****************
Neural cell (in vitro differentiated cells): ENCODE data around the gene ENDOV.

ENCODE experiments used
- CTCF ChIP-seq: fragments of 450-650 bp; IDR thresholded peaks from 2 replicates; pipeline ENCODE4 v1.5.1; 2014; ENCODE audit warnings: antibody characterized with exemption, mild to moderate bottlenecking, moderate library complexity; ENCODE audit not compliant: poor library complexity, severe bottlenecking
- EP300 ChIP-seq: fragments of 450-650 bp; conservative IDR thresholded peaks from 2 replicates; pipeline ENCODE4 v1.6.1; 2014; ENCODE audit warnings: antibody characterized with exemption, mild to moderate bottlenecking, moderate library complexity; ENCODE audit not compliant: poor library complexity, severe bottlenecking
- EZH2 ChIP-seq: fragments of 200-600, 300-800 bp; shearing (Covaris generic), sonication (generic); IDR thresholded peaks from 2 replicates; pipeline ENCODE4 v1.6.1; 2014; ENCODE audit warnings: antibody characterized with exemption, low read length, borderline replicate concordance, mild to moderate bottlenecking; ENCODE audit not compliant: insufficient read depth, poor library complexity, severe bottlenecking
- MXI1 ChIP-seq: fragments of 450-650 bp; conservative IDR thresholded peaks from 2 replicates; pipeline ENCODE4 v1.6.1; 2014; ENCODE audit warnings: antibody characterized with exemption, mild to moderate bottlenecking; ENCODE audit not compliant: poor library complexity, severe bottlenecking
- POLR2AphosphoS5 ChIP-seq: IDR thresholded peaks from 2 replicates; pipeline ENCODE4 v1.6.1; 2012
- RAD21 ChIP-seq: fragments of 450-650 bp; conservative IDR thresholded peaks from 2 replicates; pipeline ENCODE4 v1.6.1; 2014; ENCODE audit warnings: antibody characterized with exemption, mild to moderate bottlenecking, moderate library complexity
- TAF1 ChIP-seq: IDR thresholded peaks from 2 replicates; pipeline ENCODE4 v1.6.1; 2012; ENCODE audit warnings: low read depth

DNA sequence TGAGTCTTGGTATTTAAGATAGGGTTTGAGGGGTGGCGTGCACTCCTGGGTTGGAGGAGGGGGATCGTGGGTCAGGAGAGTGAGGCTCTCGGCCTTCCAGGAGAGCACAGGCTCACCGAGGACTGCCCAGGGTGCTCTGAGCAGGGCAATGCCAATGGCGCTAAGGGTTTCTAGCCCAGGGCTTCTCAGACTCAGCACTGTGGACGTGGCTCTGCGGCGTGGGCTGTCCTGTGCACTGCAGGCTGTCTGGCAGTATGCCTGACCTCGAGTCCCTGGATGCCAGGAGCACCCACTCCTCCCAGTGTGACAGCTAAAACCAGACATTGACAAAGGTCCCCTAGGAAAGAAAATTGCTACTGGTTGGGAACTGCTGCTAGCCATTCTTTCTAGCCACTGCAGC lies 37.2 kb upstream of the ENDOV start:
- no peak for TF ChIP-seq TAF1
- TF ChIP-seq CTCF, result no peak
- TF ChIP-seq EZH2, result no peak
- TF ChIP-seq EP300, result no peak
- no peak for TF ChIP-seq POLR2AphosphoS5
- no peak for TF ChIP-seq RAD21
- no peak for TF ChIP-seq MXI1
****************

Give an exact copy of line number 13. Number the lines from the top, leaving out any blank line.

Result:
- TF ChIP-seq EZH2, result no peak